New mandatory targets must push ports and ships into using shore power to reduce emissions, says the UK Chamber of Shipping. This forms part of a twelve-part mandatory regulatory framework being recommended by the industry body, to drive widespread adoption of shore power and other zero-emission solutions at UK ports by 2030 at the latest.
The Chamber’s proposals come in response to a call for evidence by the UK Department of Transport, and follow new findings from Hong Kong based Fung Research, which shows China has fifty shore power facilities. Currently, only two British ports are equipped with shore power facilities; Orkney and Southampton.
A report last year also found the US, Canada, Norway and Sweden have more than double the UK’s shore power facilities. Shore power provides electric charge points which can replenish battery-powered ships in port. It also allows crews to switch off engines while vessels are berthed.
‘The UK is twenty years behind on shore power,’ says Sarah Treseder, CEO of the UK Chamber of Shipping. ‘Catching up now requires a clear and targeted regulatory framework to drive adoption across our fleets and ports. ‘The government has shown it is prepared to back our industry in developing new solutions for our net zero transition. It must also act fast to back deployment of green solutions like shore power, which are already tried, tested and trusted.’
Lack of availability of shore power
The lack of availability of shore power in ports remains one of the major barriers to the technology’s uptake across the country. A recent survey of UK Chamber of Shipping members found 78 per cent consider the lack of port infrastructure to be the biggest hurdle to implementation. Whereas 48 per cent cited the cost of retrofitting existing fleets, and 43 per cent pointed towards the lack of regulatory requirements.
The industry body also urges government to invest alongside industry to drive adoption of shore power in ports and ships, similar to how it has publicly invested in electric charging points for cars, and how other governments have supported industry in developing their own shore power facilities.
Also read: UK puts £ 206 million into greening shipping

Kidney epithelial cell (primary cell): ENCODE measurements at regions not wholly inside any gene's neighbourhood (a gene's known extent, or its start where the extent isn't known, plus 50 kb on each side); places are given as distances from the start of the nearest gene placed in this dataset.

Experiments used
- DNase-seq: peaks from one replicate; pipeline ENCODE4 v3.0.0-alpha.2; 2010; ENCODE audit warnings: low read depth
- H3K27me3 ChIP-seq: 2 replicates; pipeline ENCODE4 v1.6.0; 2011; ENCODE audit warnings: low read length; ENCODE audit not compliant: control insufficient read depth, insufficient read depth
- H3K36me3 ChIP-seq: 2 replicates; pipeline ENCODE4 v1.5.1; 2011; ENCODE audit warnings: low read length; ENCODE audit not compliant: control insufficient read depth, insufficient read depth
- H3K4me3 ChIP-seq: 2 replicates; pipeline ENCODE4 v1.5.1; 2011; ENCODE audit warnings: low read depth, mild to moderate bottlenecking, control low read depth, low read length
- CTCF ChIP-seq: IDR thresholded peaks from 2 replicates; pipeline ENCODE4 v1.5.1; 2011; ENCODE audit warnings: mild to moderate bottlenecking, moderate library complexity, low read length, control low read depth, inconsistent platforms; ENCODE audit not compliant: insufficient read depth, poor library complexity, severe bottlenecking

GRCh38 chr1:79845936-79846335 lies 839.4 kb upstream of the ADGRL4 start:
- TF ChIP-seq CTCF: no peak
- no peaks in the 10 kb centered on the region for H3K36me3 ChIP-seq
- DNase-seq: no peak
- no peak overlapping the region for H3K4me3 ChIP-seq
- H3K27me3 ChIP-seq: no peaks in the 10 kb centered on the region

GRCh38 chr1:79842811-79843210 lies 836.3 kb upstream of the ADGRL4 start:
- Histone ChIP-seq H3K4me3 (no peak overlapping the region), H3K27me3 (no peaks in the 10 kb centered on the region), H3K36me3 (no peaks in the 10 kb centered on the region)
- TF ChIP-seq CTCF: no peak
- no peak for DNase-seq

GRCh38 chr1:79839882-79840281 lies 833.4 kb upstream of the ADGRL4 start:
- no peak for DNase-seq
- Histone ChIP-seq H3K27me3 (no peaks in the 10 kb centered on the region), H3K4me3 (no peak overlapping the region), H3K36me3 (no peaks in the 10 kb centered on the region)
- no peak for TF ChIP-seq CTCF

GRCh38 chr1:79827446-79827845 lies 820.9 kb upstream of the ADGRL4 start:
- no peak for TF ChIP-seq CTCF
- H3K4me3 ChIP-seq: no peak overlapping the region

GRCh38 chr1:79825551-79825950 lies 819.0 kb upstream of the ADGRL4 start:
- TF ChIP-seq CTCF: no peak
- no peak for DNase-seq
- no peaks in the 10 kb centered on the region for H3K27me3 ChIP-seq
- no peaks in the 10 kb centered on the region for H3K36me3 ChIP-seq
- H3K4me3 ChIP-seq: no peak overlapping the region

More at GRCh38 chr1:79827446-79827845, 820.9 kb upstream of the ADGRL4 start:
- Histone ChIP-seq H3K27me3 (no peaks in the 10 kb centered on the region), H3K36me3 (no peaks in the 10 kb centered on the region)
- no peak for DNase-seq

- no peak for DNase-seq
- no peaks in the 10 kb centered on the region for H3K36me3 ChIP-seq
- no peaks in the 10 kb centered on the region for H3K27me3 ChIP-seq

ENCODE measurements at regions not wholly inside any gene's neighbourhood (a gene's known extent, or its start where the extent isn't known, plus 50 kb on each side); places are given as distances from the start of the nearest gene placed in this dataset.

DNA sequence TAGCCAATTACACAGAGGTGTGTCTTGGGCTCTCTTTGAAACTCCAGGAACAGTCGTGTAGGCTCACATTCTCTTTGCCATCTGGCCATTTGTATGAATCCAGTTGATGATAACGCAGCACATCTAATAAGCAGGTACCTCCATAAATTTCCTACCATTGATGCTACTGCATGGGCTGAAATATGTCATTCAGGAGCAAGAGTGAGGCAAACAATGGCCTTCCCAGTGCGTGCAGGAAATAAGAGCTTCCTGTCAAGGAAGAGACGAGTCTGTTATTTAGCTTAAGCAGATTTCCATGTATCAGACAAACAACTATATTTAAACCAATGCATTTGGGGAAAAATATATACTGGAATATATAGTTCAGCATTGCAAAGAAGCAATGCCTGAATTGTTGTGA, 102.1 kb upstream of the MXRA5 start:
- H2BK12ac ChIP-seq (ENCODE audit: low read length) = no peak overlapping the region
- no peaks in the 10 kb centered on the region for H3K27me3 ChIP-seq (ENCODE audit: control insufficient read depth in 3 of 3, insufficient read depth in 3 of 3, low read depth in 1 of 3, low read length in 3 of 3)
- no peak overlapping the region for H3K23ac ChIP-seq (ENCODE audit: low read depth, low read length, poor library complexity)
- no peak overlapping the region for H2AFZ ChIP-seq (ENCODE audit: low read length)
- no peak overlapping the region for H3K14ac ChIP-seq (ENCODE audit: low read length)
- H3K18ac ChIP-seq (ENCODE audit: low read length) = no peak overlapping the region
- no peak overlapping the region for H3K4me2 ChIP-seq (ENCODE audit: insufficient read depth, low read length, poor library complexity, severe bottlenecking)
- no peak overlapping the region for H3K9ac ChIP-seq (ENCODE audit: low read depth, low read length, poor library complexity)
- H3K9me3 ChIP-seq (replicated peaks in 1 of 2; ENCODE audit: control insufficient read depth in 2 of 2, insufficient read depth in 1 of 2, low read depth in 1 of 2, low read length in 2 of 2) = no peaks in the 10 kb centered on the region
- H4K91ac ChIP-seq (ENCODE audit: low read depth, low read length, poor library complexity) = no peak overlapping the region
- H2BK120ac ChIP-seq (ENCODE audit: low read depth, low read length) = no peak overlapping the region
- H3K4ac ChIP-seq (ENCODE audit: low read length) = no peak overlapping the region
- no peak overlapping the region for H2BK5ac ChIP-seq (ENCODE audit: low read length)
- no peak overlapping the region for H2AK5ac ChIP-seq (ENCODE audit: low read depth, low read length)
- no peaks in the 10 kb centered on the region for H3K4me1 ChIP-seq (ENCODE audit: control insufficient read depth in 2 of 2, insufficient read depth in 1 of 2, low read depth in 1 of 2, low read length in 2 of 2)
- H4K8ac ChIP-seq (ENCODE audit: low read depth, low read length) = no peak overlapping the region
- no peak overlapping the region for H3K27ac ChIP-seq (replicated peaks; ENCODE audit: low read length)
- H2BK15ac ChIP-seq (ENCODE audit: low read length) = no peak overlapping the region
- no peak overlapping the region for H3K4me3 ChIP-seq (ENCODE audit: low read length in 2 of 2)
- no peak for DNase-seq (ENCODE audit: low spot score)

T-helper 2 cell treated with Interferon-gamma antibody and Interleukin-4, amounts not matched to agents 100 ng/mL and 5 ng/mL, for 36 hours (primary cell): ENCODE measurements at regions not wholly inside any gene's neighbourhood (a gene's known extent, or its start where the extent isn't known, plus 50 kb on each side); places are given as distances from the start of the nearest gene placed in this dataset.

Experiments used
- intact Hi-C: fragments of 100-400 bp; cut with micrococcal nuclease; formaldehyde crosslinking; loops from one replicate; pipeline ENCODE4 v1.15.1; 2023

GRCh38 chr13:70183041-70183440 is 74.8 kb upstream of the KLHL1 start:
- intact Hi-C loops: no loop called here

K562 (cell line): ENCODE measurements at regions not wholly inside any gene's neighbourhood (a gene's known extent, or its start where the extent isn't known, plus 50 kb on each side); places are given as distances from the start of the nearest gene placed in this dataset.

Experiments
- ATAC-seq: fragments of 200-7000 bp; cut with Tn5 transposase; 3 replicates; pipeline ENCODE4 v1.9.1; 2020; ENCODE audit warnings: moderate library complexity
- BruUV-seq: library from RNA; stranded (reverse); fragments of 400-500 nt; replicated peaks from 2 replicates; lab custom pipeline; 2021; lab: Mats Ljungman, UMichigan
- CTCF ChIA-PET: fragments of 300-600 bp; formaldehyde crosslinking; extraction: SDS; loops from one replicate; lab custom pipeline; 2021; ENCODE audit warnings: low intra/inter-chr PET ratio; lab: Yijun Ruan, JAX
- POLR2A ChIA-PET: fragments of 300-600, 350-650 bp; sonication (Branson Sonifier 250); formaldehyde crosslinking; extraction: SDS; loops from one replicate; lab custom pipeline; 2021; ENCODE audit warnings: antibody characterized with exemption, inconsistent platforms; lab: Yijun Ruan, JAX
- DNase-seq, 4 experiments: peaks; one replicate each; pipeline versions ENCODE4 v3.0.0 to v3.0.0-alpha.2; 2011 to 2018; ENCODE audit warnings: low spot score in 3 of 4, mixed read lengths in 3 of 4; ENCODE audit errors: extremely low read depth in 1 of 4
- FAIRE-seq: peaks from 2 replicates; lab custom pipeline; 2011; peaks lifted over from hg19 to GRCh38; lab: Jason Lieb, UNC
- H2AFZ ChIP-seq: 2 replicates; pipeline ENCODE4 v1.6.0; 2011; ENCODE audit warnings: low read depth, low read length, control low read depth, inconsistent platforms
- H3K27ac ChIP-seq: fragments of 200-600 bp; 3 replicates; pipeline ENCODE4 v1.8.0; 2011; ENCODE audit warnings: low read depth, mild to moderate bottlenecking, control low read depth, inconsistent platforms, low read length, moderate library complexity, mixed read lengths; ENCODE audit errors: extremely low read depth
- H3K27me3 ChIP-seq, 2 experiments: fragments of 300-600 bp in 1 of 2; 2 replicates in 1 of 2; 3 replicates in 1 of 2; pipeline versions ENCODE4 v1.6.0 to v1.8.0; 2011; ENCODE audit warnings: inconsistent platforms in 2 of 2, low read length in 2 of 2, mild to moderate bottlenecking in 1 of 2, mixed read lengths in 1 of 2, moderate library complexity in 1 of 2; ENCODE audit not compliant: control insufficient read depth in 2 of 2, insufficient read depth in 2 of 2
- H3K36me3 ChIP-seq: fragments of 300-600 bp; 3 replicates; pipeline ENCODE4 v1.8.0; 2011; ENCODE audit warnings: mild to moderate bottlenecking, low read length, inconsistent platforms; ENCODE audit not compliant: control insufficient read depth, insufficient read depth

Ships that don’t plug into electric shore power technology at ports should also pay a compliance fine, according to the twelve-point policy plan. And the proceeds should go towards establishing a new greenhouse gas fund, dedicated towards rolling out shore power across all UK ports and fleets.
The use of shore power in ports can contribute to a substantial cut in local air and noise pollution, and help deliver net zero by lowering ships’ emissions.
Under the proposals, ships would not be fined if shore power charging facilities are unavailable or inadequate at ports or if ships already use net-zero emission fuels.
Research last year, commissioned by Maritime UK and produced by Dutch-based consultants, Royal HaskoningDHV, found the UK is significantly behind the rest of the world in developing shore power capabilities.
While the UK has only very recently opened two across its coast, last year the US had ten shore power facilities, and the likes of Canada (five), Germany (four), Italy (three) and France (three) had multiple.
At the time the research was published in March 2021, Britain’s North Sea counterparts Belgium and the Netherlands were listed with two. However, Rotterdam has since taken into use a shore power facility for Heerema’s offshore vessels and is planning facilities for cruise and container ships. Amsterdam is also looking into shore power for cruise ships.
Other EU member states including Norway (eleven), Sweden (eight) Finland (three) and Denmark (three) are also ahead of the UK in shore power capabilities.
Picture: Port of Southampton.